In our particular seminar, we studied various texts during a three hour time slot to the point of being regularly confounded by them.

 Every week five of us would have trouble grasping the meaning of the texts and then something would happen. 

 There would be a felt, inner shift. It was some kind of an inner opening.

 The study of the texts had blown our minds and released an inner capacity -  a deeper mind

 Which was the whole purpose of these confounding texts - to put to death, or at least, to sleep, ordinary thought, so that a higher mind, or higher force, could emerge.

 A force was awakened that had the effect of "blowing out the candle fire of ordinary thought” (Kreeft)

 A certain kind of inner struggle had created a state of receptivity.

 It is a condition of attention. Father Anthony Bloom equates this with being in a state of prayer.

 It was while in just such a state of prayer that the philosopher, Jacob Needleman, had one of the greatest experiences of his life. 

 It was when he had an encounter with "the face at the heart of the universe.” (Jacob Needleman, Lost Christianity, p. 42) 

 While meditating in an Eastern Orthodox church at Mount Athos, Jacob looked up to behold the figure of Christ looking down upon him.

 And recalled: "From deeper down in my mind, something I have known about the Orthodox tradition rises to awareness that, the whole of the universe rests on the sacrifice of God.”

 And now, the One who had made that sacrifice was looking at him: “This Christ looked directly at me.”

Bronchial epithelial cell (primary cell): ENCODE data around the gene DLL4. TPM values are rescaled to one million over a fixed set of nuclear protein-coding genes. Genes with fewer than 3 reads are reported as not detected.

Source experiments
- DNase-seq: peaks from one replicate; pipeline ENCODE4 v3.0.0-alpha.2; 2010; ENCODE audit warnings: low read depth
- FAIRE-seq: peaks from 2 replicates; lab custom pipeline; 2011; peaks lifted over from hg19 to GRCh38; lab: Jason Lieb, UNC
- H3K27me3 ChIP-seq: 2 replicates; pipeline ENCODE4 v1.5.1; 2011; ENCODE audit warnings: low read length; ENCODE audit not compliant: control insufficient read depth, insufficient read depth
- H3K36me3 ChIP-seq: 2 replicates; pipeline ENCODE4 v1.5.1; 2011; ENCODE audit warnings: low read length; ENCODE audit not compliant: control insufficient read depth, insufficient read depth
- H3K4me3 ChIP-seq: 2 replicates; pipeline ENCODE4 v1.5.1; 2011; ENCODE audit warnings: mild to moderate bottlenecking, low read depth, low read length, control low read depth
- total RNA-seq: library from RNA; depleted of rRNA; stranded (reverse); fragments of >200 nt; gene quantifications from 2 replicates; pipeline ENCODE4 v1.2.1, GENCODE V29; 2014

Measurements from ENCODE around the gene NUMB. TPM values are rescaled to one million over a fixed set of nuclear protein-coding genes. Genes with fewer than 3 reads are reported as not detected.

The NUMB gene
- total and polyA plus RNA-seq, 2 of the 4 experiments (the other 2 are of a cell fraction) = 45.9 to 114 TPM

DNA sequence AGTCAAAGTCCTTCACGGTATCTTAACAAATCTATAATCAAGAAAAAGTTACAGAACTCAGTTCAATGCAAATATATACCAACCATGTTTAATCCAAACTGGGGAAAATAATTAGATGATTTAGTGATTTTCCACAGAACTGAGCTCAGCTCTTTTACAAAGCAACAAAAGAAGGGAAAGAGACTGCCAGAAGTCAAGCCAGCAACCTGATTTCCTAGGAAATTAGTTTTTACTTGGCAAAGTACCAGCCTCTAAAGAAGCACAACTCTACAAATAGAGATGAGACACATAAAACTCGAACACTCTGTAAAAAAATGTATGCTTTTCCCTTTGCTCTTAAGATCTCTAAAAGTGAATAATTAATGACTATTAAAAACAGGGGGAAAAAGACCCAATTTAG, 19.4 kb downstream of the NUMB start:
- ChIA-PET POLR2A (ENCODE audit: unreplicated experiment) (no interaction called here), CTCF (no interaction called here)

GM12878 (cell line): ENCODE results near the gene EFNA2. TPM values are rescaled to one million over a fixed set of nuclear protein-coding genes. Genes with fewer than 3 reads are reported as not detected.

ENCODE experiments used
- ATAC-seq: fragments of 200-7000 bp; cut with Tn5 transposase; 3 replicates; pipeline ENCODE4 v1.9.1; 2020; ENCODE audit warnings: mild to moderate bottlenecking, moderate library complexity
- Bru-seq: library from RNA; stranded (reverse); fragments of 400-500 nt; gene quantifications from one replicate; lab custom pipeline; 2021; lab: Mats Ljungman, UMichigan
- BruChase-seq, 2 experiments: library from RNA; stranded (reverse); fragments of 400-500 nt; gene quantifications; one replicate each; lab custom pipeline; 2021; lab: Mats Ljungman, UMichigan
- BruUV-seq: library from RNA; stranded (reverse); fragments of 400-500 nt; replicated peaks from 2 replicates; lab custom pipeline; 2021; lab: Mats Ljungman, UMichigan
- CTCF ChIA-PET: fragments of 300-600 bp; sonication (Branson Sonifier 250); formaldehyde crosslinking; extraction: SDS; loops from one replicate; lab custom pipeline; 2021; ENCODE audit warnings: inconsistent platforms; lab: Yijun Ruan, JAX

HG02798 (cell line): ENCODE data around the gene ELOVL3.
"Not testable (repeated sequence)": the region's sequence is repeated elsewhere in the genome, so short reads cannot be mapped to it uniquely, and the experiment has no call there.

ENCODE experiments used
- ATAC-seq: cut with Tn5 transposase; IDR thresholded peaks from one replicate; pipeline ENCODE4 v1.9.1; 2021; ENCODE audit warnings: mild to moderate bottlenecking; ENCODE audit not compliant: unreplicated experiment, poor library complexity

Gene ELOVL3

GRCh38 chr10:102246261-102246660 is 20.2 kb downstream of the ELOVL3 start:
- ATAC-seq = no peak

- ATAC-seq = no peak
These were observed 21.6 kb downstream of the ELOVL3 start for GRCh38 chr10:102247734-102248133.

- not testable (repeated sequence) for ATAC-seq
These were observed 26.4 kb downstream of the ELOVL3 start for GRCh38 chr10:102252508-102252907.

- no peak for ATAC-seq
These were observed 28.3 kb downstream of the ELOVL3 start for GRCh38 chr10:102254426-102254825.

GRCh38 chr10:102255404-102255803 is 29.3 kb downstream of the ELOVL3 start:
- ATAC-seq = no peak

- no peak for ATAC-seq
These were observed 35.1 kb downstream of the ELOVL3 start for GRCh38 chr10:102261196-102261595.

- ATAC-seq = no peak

This was a highly personal encounter with the supreme personality, the supreme character, the face at the heart of reality.

 It was not some kind of vague experience with the so-called Ground of Being.

 Nor was it the shallow experience of some vague, impersonal force called the universe by the numbed mind of a new-ager. 

 It was not, in other words, some experience of “everything in general and nothing in particular.” (Kreeft)

 No. It was highly personal and life changing.

 As he felt the gaze of Christ upon him, Jacob says: "I glimpsed for the first time that something is required of me.” 

 Indeed something is required - not so much self-awareness, as important as that is, but on a deeper level, the response of my entire being to that One 'who loved me and gave Himself for me.’ 

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 Blinking Light, Rosby